A second disadvantage is that because all nodes in an Ethernet system monitor the same bus, only one node can transmit a data packet at a time. If multiple nodes attempt to transmit at approximately the same time, collisions between data packets may occur. These collisions are detected by the nodes, resulting in the production of a jam signal which causes the nodes to cease transmitting. The nodes then reschedule their respective transmissions based on a probabilistic analysis which includes consideration of how many times each nodes' packet has collided. This method of controlling access to the medium is termed carrier sense, multiple access with collision detection, or CSMA/CD. The possibility of collisions, and the CSMA/CD control protocol used in response complicate the system requirements by requiring an additional layer of overhead. This degrades the system's performance by reducing system throughput.
Yet another disadvantage of Ethernet-type bus-based LAN architectures is that the maximum latency of transmissions between nodes is not predictable. This is because a data packet transmitted by one node or station is received by each of the other stations. As a result, it is not possible to predict the maximum time delays between transmissions from one station to another. This complicates attempts to use such an architecture for real-time interactive communications such as audio and video conferencing.
Although ring-based networks do not suffer from the collision problem noted with regards to bus networks, they also have some inherent disadvantages. In a ring-based LAN architecture, as data packets circulate around the ring, the receiver in each station recovers the binary data from the received signal. To perform this function accurately, the receiver needs to know the starting and ending times of each data bit. This allows a proper sampling of the received signal. However, accurate knowledge of this timing information requires synchronization of the stations on the ring. This is typically accomplished by encoding the clock data used to synchronize the stations into the data streams. However, in a ring-based LAN, the recovered clock signal may deviate from its intended value due to several reasons: (1) noise during transmission of the data; (2) receiver circuitry induced deviations; and (3) propagation delay distortion of the signal. This clock deviation is termed "timing jitter". In a ring architecture, this jitter accumulates as a data packet circulates from station to station, causing the data to become less reliable.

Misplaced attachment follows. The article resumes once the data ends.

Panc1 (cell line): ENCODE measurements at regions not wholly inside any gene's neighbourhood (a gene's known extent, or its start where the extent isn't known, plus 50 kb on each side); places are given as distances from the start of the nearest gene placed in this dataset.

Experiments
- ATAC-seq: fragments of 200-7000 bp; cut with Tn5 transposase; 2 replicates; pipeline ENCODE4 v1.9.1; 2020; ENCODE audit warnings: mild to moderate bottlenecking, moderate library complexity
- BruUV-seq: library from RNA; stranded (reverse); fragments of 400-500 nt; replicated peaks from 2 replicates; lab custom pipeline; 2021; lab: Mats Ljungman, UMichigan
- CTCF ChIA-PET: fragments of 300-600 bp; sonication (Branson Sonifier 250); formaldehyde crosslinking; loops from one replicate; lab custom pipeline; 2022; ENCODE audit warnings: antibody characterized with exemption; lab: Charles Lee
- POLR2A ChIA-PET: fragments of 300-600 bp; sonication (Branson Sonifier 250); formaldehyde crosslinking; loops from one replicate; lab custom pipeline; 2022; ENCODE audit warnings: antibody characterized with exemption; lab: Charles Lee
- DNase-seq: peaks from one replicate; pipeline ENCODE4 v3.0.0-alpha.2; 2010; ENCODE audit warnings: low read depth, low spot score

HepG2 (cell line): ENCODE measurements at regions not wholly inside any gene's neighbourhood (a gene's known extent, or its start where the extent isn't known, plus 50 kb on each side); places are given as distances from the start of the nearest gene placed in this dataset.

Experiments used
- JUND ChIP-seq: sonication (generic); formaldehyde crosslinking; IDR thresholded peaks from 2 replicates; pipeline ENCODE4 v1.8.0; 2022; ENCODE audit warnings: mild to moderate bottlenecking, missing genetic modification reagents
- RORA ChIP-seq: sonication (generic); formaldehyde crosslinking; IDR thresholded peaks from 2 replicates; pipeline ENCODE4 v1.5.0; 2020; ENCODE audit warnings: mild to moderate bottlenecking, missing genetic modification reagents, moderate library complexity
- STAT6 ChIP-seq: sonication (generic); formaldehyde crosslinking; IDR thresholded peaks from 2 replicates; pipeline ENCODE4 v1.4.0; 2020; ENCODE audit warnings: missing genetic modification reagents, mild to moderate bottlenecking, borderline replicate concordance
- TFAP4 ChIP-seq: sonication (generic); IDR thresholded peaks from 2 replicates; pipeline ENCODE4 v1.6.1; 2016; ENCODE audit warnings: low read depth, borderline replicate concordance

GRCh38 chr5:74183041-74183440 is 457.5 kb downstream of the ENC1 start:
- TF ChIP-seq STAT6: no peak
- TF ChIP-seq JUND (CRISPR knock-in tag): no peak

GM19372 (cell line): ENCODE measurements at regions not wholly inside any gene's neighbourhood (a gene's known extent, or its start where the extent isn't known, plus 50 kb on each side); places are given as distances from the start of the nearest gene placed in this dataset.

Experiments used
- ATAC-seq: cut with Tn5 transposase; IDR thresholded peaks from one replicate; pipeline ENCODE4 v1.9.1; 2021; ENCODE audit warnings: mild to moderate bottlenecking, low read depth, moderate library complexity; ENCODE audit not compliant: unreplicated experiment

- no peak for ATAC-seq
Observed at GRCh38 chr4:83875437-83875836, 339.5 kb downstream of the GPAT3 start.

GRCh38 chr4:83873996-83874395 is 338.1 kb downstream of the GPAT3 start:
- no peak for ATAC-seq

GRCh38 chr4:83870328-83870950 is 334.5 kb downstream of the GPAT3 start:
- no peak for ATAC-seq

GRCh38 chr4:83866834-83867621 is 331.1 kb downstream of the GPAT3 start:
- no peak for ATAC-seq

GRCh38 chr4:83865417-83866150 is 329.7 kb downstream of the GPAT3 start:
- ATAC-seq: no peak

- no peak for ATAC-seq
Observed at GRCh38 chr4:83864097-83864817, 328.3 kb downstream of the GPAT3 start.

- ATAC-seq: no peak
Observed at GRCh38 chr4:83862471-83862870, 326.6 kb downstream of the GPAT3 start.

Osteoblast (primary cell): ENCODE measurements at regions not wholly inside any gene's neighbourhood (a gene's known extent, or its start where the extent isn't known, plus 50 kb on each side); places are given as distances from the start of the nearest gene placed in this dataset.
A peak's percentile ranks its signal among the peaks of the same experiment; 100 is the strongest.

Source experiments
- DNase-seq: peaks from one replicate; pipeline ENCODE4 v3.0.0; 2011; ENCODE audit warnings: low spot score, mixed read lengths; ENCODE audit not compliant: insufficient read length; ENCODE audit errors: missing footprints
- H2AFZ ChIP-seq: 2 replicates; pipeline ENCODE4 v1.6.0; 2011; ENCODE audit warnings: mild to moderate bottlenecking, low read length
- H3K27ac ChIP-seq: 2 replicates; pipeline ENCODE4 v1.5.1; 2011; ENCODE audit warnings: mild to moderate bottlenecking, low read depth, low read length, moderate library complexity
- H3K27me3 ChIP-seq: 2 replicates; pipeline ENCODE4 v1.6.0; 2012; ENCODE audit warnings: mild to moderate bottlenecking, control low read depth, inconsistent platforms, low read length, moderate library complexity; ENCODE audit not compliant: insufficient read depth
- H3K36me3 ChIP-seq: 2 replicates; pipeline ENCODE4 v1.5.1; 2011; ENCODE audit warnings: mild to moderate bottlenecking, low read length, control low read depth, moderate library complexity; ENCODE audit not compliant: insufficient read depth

Another disadvantage of ring topology networks is the use of "tokens" for controlling access to the transmission medium and for determining packet transferral around the ring. A token is a control frame that circulates around each node of the ring when all of the stations are idle. A station having a data packet to transmit must wait until a token is detected passing by the station. The station retrieves and alters the token, and then appends the message data packet to the altered token. This removes the token from the ring so that any other station wishing to transmit a data packet must wait until the altered token plus message data has completed one round trip around the ring. At this point the station which transmitted the packet removes it and inserts a new token into the ring. Since the tokens and messages must traverse the entire ring prior to another station being allowed to transmit, this control method reduces the throughput of the network. Note that tokens may also be used for controlling access to the transmission medium in bus-based networks.
What is desired is a local area network architecture which can achieve the benefits of a high data transfer rate Ethernet or bus topology based system, but without the inherent disadvantages.
The present invention is directed to a ring topology based architecture for a local area network. The transmission medium is unshielded twisted-pair wire. A set of two such twisted-pairs are used to connect the nodes of the network together, with the transmit twisted-pair wires from one node being connected to the receive twisted-pair wires of the next node. This eliminates the need for a central hub and produces a system which offers the flexibility of working in either a hubless or a traditional hub architecture. This provides a flexibility to the nodes not found in standard LANs.
Each node in the network scans the source/destination addresses of data packets as they circulate on the network. Unmatched and broadcast packets intended for all nodes are forwarded to the next node in the ring. Matched destination packets are taken off of the ring at the destination node. Matched source address packets are removed from the network by the source node as either being unreceived or broadcast.